So Donald Trump has been beaten at the election by Joe Biden. He refuses to acknowledge the outcome, though. But that really does not matter. He will go or will be made to go. Once that comes to pass, he will be up against a number of legal complications arising out of the lawsuits that have been filed against him over the years. And then there is the matter of his tax returns, an issue he has dodged for years.
Expect, therefore, for Trump to be in quite a quandary once he leaves, or is escorted out of, the White House. Do not expect him to turn into an elder statesman, for that quality is not in him. And if there is anyone expecting a Trump presidential library coming up, in emulation of some of his more illustrious predecessors, he should shake himself free of the thought. In these four years that he has been strutting around on the political stage in Washington, Trump has demonstrated nothing of the intellectual sort that can have him measure up to earlier former presidents. And, yes, do not expect him either to go on a lucrative lecture circuit. No one will invite him.
That is a sad reality, especially when you have observed over the years all these images of former presidents carrying on with life in ways that have helped keep them in the public eye. There are too all those men and a woman --- the latter being Hillary Clinton --- who in striving for the presidency have not quite succeeded in reaching the top of the greasy pole but then have gone on to reinvent themselves in their diverse ways. Think here of the very cerebral Adlai Stevenson who, losing the race for the White House twice to Dwight Eisenhower, ended up being US ambassador to the United Nations in the Kennedy administration. He would dearly have loved being Secretary of State, but Kennedy would not give him that position. Stevenson died after collapsing on a street in London in 1965.
Hubert Horatio Humphrey, having served as Vice President under Lyndon Johnson, battled Richard Nixon for the presidency in 1968. He lost by a narrow margin in popular votes and later went on to rejoin the Senate, where he had served for a good number of years before President Johnson picked him as his running mate in 1964. Humphrey would die of cancer. As for Johnson, who abandoned the idea of a second term in the White House in light of mounting trouble over his Vietnam policies, he retired to his ranch in Texas in early 1969. Loss of power did not make him happy. He died in January 1973. His successor Nixon, forced to resign over Watergate in 1974, lived for twenty years after leaving the White House. He wrote books, advised his successors, was invited to deliver talks on foreign policy and travelled to places like Beijing and Moscow and Europe.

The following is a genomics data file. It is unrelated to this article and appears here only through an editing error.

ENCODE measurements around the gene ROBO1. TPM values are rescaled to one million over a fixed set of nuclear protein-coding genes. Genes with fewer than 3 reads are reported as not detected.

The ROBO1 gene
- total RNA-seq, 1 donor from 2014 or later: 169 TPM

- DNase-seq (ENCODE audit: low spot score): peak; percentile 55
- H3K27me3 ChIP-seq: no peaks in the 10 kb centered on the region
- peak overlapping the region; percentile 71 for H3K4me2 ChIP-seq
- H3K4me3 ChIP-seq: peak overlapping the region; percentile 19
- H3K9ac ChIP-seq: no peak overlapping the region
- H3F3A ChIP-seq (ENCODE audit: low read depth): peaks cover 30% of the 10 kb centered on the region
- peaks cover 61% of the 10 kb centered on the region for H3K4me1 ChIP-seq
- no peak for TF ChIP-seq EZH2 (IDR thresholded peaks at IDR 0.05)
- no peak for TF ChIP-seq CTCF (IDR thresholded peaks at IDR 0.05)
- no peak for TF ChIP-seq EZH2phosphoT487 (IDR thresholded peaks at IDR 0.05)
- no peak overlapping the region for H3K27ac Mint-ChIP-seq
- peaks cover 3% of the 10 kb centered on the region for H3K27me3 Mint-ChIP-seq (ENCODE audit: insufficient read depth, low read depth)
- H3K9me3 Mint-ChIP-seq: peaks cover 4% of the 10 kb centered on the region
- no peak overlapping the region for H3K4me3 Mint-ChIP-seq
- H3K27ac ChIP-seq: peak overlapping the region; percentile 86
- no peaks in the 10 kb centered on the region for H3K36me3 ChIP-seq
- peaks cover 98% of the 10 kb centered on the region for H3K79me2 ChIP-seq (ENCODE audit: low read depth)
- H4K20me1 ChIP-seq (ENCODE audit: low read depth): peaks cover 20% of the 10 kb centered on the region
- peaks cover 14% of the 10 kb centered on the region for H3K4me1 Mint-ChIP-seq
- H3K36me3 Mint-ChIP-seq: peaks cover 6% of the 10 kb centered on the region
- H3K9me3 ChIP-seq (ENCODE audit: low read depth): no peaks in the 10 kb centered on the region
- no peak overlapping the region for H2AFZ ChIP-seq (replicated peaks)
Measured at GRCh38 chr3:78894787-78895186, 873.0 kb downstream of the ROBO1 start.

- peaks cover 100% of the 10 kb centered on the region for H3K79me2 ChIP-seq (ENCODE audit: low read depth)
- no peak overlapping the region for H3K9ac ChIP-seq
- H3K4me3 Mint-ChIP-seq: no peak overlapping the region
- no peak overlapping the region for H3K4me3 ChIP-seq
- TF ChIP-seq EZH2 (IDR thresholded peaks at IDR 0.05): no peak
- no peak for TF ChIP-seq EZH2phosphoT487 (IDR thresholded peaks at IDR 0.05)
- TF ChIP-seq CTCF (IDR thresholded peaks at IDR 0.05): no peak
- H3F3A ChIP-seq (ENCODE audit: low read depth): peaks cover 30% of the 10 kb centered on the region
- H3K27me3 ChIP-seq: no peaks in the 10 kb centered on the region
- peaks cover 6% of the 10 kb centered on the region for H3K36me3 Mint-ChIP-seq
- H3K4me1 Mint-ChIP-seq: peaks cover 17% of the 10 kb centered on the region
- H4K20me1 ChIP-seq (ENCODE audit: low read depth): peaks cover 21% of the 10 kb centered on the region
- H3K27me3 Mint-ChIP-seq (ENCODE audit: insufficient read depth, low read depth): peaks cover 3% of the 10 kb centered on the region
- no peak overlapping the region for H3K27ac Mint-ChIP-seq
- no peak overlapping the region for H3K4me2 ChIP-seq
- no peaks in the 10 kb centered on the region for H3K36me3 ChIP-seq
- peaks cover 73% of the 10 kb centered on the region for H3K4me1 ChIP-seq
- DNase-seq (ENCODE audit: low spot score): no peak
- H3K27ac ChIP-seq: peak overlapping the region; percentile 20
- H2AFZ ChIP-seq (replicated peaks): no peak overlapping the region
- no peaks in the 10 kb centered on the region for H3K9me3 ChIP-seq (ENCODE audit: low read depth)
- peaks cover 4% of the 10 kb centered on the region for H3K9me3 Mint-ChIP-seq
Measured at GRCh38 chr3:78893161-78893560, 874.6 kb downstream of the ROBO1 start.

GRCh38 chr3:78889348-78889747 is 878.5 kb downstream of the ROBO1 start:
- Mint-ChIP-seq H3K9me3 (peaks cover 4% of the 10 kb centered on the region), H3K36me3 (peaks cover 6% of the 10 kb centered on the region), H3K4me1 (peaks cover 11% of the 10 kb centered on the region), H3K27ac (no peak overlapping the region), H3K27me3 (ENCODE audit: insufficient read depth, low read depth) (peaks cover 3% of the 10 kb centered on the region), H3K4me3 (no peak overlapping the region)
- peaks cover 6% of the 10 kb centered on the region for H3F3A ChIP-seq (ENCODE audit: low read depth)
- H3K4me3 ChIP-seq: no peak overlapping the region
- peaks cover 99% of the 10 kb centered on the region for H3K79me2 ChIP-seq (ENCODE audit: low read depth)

Barry Goldwater, the Republican Senator beaten by Johnson at the 1964 election, lived on to become a powerful voice of conservatism in the Senate. He is remembered fondly in his native state of Arizona, where John McCain would one day rise as a formidable politician. Bill Clinton and George W. Bush have their presidential libraries as legacies, in much the same way that libraries were to come up for Nixon and Ronald Reagan after their exit from office. Edmund Muskie, whose presidential ambitions were scuttled in 1972, went on working as a Senator until President Jimmy Carter pulled him into the cabinet as Secretary of State. Hillary Clinton was a Senator when President Obama appointed her Secretary of State in his first administration. Senator John Kerry, who lost the race for the White House to President George W. Bush in 2004, became Obama's second Secretary of State in 2013.
Jimmy Carter served a single term as President. Defeated by Ronald Reagan in his bid for a second term in 1980, he went back to his native Plains, Georgia, to set up the Carter Centre. It is today an organization with global reach; and an ageing Carter, with wife Rosalynn, remains active on an international scale. Walter Mondale, Carter's Vice President, would lose a presidential election to Reagan in 1984. He would subsequently serve as ambassador to Japan. Nelson Rockefeller, the ambitious Republican liberal who could never make it to a presidential nomination, served as Vice President in Gerald Ford's short-lived administration.
Eugene McCarthy, the poet-cum-Senator who forced President Johnson into renouncing a second term through his strong showing at the New Hampshire primary in early 1968, was never able to achieve his presidential ambitions, though. He went on writing more and better poetry, till the end of his life. Michigan Governor George Romney sought the Republican presidential nomination in 1968, lost out to Richard Nixon and then became a member of the Nixon cabinet. His son Mitt Romney served as Governor of Massachusetts, before becoming the Republican challenger to Barack Obama in 2012. He lost the election. He is today a Senator from Utah.
Thomas E. Dewey, twice Republican candidate for the White House, lost to Franklin Roosevelt in 1944 and to Harry Truman in 1948. Adlai Stevenson, the Democratic standard bearer, was defeated by Dwight Eisenhower in 1952 and 1956. Richard Nixon lost to John Kennedy in 1960 but came back to win the presidency in 1968.
That's a panoramic view of presidents and would-be presidents in America, with democracy shining the light on politics. Donald Trump tries to put the lights out, which is a shame.
Syed Badrul Ahsan is a writer and senior journalist.